Returning to FIG. 1, in some examples, it may not be practical for controller 8 to be separately connected to each memory device of memory devices 16. As such, the connections between memory devices 16 and controller 8 may be multiplexed. As an example, memory devices 16 may be grouped into channels 18A-18N (collectively, “channels 18”). For instance, as illustrated in FIG. 1, memory devices 16Aa-16An may be grouped into first channel 18A, and memory devices 16Na-16Nn may be grouped into Nth channel 18N. The memory devices 16 grouped into each of channels 18 may share one or more connections to controller 8. For instance, the memory devices 16 grouped into first channel 18A may be attached to a common I/O bus and a common control bus. Data storage device 6 may include a common I/O bus and a common control bus for each respective channel of channels 18. In some examples, each channel of channels 18 may include a set of chip enable (CE) lines which may be used to multiplex memory devices on each channel. For example, each CE line may be connected to a respective memory device of memory devices 18. In this way, the number of separate connections between controller 8 and memory devices 18 may be reduced. Additionally, as each channel has an independent set of connections to controller 8, the reduction in connections may not significantly affect the data throughput rate as controller 8 may simultaneously issue different commands to each channel.

Data storage device 6 may include power supply 11, which may provide power to one or more components of data storage device 6. When operating in a standard mode, power supply 11 may provide power to the one or more components using power provided by an external device, such as host device 4. For instance, power supply 11 may provide power to the one or more components using power received from host device 4 via interface 14. In some examples, power supply 11 may include one or more power storage components configured to provide power to the one or more components when operating in a shutdown mode, such as where power ceases to be received from the external device. In this way, power supply 11 may function as an onboard backup power source. Some examples of the one or more power storage components include, but are not limited to, capacitors, super capacitors, batteries, and the like.

Data storage device 6 also may include volatile memory 12, which may be used by controller 8 to store information. In some examples, controller 8 may use volatile memory 12 as a cache. For instance, controller 8 may store cached information in volatile memory 12 until the cached information is written to memory devices 16. Volatile memory 12 may consume power received from power supply 11. Examples of volatile memory 12 include, but are not limited to, random-access memory (RAM), dynamic random access memory (DRAM), static RAM (SRAM), and synchronous dynamic RAM (SDRAM (e.g., DDR1, DDR2, DDR3, DDR3L, LPDDR3, DDR4, and the like)).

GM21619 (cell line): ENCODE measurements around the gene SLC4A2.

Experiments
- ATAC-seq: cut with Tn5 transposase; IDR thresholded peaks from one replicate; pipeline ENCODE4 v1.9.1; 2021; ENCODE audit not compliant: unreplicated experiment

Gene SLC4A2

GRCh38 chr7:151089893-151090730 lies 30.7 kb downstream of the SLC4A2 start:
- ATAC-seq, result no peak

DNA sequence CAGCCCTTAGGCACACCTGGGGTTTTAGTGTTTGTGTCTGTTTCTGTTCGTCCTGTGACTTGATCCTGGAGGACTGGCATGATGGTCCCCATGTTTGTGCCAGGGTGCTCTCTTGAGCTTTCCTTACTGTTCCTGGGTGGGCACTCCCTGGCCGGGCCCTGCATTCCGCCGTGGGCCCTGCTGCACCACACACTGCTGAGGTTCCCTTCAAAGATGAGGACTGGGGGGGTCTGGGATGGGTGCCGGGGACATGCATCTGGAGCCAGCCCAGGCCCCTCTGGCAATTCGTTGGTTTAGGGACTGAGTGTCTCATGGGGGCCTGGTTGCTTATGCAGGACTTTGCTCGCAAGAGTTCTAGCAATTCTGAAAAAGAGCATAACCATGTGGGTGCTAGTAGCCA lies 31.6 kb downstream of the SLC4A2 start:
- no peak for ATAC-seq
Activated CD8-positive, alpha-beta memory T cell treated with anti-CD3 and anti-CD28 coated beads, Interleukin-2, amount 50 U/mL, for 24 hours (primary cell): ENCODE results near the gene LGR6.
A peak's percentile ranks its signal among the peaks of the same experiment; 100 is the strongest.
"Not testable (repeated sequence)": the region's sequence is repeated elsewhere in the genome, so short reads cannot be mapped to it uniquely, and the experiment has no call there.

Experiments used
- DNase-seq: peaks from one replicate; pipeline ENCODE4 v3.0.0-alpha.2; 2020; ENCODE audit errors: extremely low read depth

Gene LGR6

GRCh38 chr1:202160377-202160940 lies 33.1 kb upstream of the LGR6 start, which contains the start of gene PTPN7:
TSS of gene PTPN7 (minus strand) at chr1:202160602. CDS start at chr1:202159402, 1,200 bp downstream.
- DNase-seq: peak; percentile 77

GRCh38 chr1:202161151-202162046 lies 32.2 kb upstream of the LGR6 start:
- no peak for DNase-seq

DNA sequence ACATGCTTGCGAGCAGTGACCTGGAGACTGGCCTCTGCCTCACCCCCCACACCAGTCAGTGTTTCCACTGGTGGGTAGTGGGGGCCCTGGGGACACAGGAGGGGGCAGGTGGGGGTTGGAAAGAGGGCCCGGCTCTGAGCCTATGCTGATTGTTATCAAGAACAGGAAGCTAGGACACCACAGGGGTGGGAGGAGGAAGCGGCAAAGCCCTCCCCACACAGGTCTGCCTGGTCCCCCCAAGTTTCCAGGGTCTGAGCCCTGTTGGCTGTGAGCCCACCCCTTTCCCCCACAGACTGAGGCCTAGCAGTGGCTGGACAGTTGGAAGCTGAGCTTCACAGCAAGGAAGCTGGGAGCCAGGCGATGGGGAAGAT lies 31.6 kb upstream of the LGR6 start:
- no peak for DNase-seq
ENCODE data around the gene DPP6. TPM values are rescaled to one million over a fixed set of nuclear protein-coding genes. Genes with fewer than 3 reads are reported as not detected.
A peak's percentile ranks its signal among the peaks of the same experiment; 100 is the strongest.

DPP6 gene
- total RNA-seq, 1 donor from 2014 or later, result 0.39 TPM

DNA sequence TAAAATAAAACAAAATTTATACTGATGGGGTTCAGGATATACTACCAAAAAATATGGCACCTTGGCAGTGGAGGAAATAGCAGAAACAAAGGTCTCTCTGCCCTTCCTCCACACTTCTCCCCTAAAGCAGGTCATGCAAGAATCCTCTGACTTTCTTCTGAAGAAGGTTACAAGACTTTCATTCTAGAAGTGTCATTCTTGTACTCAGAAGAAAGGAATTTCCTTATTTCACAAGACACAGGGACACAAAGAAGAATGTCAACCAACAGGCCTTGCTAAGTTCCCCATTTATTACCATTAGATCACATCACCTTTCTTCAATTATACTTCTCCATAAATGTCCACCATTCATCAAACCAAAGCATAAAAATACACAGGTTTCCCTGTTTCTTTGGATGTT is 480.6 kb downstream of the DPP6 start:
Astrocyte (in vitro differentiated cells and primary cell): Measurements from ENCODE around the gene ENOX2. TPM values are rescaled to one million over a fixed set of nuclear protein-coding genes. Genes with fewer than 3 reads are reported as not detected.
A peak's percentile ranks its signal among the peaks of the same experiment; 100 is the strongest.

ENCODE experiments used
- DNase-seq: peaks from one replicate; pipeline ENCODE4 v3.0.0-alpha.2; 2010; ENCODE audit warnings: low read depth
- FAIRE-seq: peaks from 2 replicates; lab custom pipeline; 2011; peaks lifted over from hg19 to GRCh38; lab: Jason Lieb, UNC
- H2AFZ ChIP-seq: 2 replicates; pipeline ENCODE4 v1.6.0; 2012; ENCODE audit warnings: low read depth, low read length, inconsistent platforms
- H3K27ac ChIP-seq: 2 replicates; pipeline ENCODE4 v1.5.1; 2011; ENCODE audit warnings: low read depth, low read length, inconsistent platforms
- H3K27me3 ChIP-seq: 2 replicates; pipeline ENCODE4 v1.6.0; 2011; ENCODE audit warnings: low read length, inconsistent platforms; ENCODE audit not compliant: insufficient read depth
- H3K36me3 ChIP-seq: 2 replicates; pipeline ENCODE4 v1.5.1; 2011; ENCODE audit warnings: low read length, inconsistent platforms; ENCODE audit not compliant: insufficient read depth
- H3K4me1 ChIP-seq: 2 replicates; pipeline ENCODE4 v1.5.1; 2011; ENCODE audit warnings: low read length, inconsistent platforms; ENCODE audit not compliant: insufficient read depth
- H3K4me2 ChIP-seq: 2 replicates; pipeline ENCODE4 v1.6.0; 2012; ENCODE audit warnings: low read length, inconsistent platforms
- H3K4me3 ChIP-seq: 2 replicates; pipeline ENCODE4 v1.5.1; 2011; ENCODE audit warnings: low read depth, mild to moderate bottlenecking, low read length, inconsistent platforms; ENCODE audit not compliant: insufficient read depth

Data storage device 6 includes controller 8, which may manage one or more operations of data storage device 6. For example, controller 8 may manage the reading of data from and/or the writing of data to memory devices 16. Controller 8 may interface with host device 4 via interface 14 and manage the storage of data to and the retrieval of data from volatile memory 12 and memory devices 16. Controller 8 may, as one example, manage writes to and reads from memory devices 16 and volatile memory 12. In some examples, controller 8 may be a hardware controller. In other examples, controller 8 may be implemented into data storage device 6 as a software controller.

Controller 8 may receive one or more commands from host device 4 that require inherent trim operations. Examples of commands that require inherent trim operations include commands that delete data such as TCG (Trusted Computing Group) revert, TCG key erase, unmap, write same, format, and the like. In some examples, controller 8 may complete the inherent trim operation in different amounts of time depending on the number of blocks of data to be trimmed. For example, controller 8 may utilize more time to complete an inherent trim operation that includes more blocks compared to an inherent trim operation that includes fewer blocks. Host timeouts for these commands usually do not vary with capacity. Thus, for some inherent trim operations, the time required to complete the trim operations may exceed the host timeout. Further, debugging the timeout may be difficult, as there may not be adequate system logging during the trim operations. As such, the principles presented herein describe a trim operation handling process for controller 8 to efficiently handle trim operations and reduce the probability or frequency of system timeouts.

In accordance with the principles of the disclosure, in some examples, controller 8 may receive a command that includes an inherent trim request for a plurality of blocks of data from the host device 4 via interface 14. As described above, each memory device 16 in NVMA 10, such as memory device 16Aa (FIG. 2), includes a plurality of blocks 17, or a set of blocks 17. For example, host device 4 may issue an unmap command through interface 14 to controller 8 for a plurality of blocks 17A-D and 17K-N on memory device 16Aa. Controller 8 may determine one or more trim blocks associated with the plurality of blocks of data. As described above, a trim block may define the smallest logical unit that can be trimmed in a single operation. In some examples, controller 8 may maintain information that associates the plurality of blocks of data with the one or more trim blocks. For example, controller 8 may look up logical addresses of the plurality of blocks of data and determine which trim block(s) are associated with the respective blocks of the plurality of blocks, such as through a table.